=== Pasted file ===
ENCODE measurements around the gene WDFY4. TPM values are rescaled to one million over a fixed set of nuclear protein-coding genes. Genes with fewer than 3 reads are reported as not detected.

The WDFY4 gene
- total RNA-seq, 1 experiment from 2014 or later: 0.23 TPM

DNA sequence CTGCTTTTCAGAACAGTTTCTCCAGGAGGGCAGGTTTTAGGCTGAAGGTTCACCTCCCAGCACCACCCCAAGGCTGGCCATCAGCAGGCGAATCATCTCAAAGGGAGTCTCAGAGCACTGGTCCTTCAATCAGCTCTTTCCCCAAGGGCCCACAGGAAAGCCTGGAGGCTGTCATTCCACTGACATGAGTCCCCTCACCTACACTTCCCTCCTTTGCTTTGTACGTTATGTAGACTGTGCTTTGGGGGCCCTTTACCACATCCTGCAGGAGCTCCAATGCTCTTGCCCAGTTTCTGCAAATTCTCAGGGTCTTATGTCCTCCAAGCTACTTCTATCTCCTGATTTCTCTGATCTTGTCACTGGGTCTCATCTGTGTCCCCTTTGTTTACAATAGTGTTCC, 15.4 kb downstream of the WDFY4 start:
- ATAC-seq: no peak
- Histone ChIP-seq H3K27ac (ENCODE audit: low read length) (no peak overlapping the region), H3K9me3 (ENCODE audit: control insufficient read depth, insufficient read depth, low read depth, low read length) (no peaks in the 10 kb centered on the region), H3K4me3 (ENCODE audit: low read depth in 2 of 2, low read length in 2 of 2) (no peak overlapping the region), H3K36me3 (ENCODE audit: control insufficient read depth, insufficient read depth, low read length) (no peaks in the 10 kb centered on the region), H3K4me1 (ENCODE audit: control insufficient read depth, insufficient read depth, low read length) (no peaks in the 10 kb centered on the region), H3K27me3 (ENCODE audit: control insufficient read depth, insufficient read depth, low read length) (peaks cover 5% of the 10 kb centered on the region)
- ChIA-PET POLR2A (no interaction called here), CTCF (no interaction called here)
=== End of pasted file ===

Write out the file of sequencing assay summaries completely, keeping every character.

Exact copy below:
ENCODE measurements around the gene WDFY4. TPM values are rescaled to one million over a fixed set of nuclear protein-coding genes. Genes with fewer than 3 reads are reported as not detected.

The WDFY4 gene
- total RNA-seq, 1 experiment from 2014 or later: 0.23 TPM

DNA sequence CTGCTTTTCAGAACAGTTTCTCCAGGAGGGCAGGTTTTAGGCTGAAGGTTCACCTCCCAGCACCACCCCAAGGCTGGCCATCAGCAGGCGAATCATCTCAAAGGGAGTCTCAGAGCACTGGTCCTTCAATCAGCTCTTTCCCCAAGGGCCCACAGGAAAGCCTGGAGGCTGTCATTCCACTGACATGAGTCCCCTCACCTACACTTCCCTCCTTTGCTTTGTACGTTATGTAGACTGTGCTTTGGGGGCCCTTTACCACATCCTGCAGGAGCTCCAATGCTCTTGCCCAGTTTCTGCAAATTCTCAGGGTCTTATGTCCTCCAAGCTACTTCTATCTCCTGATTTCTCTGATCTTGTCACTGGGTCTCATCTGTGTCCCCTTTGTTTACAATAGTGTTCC, 15.4 kb downstream of the WDFY4 start:
- ATAC-seq: no peak
- Histone ChIP-seq H3K27ac (ENCODE audit: low read length) (no peak overlapping the region), H3K9me3 (ENCODE audit: control insufficient read depth, insufficient read depth, low read depth, low read length) (no peaks in the 10 kb centered on the region), H3K4me3 (ENCODE audit: low read depth in 2 of 2, low read length in 2 of 2) (no peak overlapping the region), H3K36me3 (ENCODE audit: control insufficient read depth, insufficient read depth, low read length) (no peaks in the 10 kb centered on the region), H3K4me1 (ENCODE audit: control insufficient read depth, insufficient read depth, low read length) (no peaks in the 10 kb centered on the region), H3K27me3 (ENCODE audit: control insufficient read depth, insufficient read depth, low read length) (peaks cover 5% of the 10 kb centered on the region)
- ChIA-PET POLR2A (no interaction called here), CTCF (no interaction called here)